Trevor Bailey 12th man. No explanation required.

Chris Tavaré Coach
Mike Brearley Manager
Bob Taylor Keeping coach
Jeff Crowe Match referee

Don't bet against this lot!

Peter Roebuck is a former captain of Somerset and the author, most recently, of In It to Win It

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© ESPN Sports Media Ltd.

Posted by ras on (October 28, 2010, 11:14 GMT)

Would have loved to see Mark richardson as an opener. The best stonewaller i have seen

Posted by Mitcher on (October 28, 2010, 9:36 GMT)

@Ajit Tamhane: "How can you omit legendary Bapu Nadkarni". Are you being funny, or are you taking commenting on an article without reading a word of it to giddy new heights? Truly I feel your comment is the true triumph of this article. Otherwise Peter, classic team. Would love to sit in the back of the Bradman stand nodding off while this side toiled away. There'd be no danger of missing anything!

Posted by   on (October 27, 2010, 22:09 GMT)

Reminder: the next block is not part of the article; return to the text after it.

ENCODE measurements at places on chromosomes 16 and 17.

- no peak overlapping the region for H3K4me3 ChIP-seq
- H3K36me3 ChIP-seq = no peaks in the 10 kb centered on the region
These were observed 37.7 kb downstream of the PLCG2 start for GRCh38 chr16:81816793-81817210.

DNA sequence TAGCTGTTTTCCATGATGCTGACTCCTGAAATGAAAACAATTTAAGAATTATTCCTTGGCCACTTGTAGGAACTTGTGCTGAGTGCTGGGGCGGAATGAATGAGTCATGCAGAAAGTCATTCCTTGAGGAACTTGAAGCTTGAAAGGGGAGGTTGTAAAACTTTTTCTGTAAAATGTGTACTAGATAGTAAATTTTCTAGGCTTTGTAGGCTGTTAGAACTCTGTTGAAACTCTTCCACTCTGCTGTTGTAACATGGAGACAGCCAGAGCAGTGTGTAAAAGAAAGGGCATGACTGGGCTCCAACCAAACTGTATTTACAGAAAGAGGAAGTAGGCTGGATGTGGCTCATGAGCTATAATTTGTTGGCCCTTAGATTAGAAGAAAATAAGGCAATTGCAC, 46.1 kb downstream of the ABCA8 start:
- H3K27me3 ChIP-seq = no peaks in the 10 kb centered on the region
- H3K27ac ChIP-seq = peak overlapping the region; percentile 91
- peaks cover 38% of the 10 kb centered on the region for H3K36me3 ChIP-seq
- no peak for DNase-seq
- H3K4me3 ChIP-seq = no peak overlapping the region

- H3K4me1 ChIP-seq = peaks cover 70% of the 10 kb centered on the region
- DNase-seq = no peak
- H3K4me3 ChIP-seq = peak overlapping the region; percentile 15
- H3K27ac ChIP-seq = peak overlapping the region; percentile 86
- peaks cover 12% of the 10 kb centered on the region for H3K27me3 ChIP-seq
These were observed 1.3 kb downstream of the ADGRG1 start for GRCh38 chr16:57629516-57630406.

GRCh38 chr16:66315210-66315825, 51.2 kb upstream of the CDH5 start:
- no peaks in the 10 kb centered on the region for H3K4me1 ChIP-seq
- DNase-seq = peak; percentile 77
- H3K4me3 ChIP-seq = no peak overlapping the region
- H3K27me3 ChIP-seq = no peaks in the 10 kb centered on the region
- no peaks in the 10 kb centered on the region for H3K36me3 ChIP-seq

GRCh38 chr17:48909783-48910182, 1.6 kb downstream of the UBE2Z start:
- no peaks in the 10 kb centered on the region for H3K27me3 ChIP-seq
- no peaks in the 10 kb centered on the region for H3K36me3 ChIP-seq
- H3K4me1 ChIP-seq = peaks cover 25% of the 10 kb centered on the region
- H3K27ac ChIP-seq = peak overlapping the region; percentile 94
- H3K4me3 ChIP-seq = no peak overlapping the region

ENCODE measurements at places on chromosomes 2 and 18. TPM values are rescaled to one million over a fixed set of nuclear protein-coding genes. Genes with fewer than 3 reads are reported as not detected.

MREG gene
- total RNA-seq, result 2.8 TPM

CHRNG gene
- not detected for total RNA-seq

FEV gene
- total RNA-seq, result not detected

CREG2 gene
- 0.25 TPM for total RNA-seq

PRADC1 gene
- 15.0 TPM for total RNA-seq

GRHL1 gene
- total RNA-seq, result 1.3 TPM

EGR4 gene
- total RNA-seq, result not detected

my All time 11 against the world 11 is

Sunil Gavaskar Virendra Sehawag George Hadley Brian lara Ricky Ponting Alan Knott Ian Botham Imran Khan Kapil Dev Curtly Ambrose Muttiah Murlidharan

Posted by rson on (October 27, 2010, 21:14 GMT)

How does Trevor Goddard,a quality opening batsman,manage to bat below Ken Mackay and Jack Russell?

Posted by   on (October 27, 2010, 16:25 GMT)

where are mudassar nazar, shoaib mohammad, anshuman gaekwad and jimmy adams.. and the king of 'em all, rahul dravid?

Posted by Bhatin on (October 27, 2010, 16:10 GMT)

Travor Bailey in place of Mackay. After all the Barnacle has slowest 50 on records in 6 hrs..!!!

Posted by   on (October 27, 2010, 12:17 GMT)

Very biased team. Jardine and May have 1 century between them. I would cut from this team just like they have cut risky shots and still managed to score 1 century. Just that all fans are not offended please mention that we are only going select from certain countries. Dont call it WORLD XI Do a bit of research. Check my team where each player has scored over 20 centuries, averages over 50 Highest scores over 300 and runs over 6000. To check team you need to go through some of the comments on other articles.

Posted by murthydn16 on (October 27, 2010, 11:35 GMT)

Surprised, no Srilankan players are there. Srilanka is the place where the dullest of dullest test cricket pitches are. So few players should have been in there in pete squad.

Posted by   on (October 27, 2010, 10:45 GMT)

Hi Mr Roebuck: Have you ever heard of Hanif Mohammad, Mudassar Nazar ( record holders for slowest century and triple centuries

Posted by gyanesh_don on (October 27, 2010, 9:04 GMT)